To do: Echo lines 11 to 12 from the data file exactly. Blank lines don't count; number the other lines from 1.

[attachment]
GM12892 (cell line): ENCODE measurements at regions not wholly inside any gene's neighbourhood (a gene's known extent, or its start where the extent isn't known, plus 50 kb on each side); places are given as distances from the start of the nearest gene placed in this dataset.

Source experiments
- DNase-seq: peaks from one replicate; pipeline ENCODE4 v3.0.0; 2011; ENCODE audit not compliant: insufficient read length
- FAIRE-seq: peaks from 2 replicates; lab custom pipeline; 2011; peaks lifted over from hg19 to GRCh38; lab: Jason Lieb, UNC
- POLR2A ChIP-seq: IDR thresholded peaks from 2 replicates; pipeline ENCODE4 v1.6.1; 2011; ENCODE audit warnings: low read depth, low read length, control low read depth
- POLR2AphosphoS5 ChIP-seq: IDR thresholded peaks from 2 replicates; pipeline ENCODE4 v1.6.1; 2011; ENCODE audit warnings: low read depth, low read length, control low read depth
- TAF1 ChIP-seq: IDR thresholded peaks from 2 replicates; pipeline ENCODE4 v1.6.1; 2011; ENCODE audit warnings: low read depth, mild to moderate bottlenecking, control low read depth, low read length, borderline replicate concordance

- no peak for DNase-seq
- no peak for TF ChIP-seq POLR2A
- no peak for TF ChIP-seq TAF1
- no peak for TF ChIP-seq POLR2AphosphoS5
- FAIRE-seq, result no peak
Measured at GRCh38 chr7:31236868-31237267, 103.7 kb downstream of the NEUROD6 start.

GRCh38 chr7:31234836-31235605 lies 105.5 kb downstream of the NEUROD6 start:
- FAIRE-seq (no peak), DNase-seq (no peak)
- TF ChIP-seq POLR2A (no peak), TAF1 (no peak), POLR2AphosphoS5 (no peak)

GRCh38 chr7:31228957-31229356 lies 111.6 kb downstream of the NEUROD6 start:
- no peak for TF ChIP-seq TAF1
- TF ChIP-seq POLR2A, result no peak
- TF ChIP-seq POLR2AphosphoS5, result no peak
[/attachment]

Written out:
- no peak for TF ChIP-seq POLR2AphosphoS5
- FAIRE-seq, result no peak